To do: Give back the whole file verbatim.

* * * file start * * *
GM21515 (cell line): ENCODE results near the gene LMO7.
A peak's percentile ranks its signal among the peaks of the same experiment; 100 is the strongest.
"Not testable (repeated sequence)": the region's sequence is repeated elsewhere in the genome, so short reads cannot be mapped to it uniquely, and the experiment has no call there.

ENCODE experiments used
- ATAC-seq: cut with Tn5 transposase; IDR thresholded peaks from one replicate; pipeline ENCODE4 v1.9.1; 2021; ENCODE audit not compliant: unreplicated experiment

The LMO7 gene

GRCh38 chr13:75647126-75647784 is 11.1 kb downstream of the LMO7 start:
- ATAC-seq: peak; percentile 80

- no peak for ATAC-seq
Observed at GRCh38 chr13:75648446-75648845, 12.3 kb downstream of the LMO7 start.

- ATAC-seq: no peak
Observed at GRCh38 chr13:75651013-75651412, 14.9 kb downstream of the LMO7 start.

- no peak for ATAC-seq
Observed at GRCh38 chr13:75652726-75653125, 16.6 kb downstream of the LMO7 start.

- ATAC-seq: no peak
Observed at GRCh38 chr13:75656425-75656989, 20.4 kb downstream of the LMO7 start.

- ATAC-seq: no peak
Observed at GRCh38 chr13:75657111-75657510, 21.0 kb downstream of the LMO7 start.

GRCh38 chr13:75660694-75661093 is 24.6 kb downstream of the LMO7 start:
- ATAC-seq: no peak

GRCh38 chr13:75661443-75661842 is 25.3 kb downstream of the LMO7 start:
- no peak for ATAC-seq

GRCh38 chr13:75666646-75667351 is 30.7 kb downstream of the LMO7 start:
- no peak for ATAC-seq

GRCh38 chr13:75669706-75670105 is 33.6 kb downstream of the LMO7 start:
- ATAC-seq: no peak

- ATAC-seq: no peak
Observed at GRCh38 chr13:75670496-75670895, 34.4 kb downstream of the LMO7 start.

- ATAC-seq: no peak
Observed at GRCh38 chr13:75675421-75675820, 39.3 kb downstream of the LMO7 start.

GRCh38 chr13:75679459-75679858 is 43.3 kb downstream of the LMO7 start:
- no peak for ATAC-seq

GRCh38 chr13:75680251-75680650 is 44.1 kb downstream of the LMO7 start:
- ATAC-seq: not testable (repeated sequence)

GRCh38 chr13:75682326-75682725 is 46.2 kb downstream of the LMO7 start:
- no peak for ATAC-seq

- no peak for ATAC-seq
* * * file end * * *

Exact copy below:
GM21515 (cell line): ENCODE results near the gene LMO7.
A peak's percentile ranks its signal among the peaks of the same experiment; 100 is the strongest.
"Not testable (repeated sequence)": the region's sequence is repeated elsewhere in the genome, so short reads cannot be mapped to it uniquely, and the experiment has no call there.

ENCODE experiments used
- ATAC-seq: cut with Tn5 transposase; IDR thresholded peaks from one replicate; pipeline ENCODE4 v1.9.1; 2021; ENCODE audit not compliant: unreplicated experiment

The LMO7 gene

GRCh38 chr13:75647126-75647784 is 11.1 kb downstream of the LMO7 start:
- ATAC-seq: peak; percentile 80

- no peak for ATAC-seq
Observed at GRCh38 chr13:75648446-75648845, 12.3 kb downstream of the LMO7 start.

- ATAC-seq: no peak
Observed at GRCh38 chr13:75651013-75651412, 14.9 kb downstream of the LMO7 start.

- no peak for ATAC-seq
Observed at GRCh38 chr13:75652726-75653125, 16.6 kb downstream of the LMO7 start.

- ATAC-seq: no peak
Observed at GRCh38 chr13:75656425-75656989, 20.4 kb downstream of the LMO7 start.

- ATAC-seq: no peak
Observed at GRCh38 chr13:75657111-75657510, 21.0 kb downstream of the LMO7 start.

GRCh38 chr13:75660694-75661093 is 24.6 kb downstream of the LMO7 start:
- ATAC-seq: no peak

GRCh38 chr13:75661443-75661842 is 25.3 kb downstream of the LMO7 start:
- no peak for ATAC-seq

GRCh38 chr13:75666646-75667351 is 30.7 kb downstream of the LMO7 start:
- no peak for ATAC-seq

GRCh38 chr13:75669706-75670105 is 33.6 kb downstream of the LMO7 start:
- ATAC-seq: no peak

- ATAC-seq: no peak
Observed at GRCh38 chr13:75670496-75670895, 34.4 kb downstream of the LMO7 start.

- ATAC-seq: no peak
Observed at GRCh38 chr13:75675421-75675820, 39.3 kb downstream of the LMO7 start.

GRCh38 chr13:75679459-75679858 is 43.3 kb downstream of the LMO7 start:
- no peak for ATAC-seq

GRCh38 chr13:75680251-75680650 is 44.1 kb downstream of the LMO7 start:
- ATAC-seq: not testable (repeated sequence)

GRCh38 chr13:75682326-75682725 is 46.2 kb downstream of the LMO7 start:
- no peak for ATAC-seq

- no peak for ATAC-seq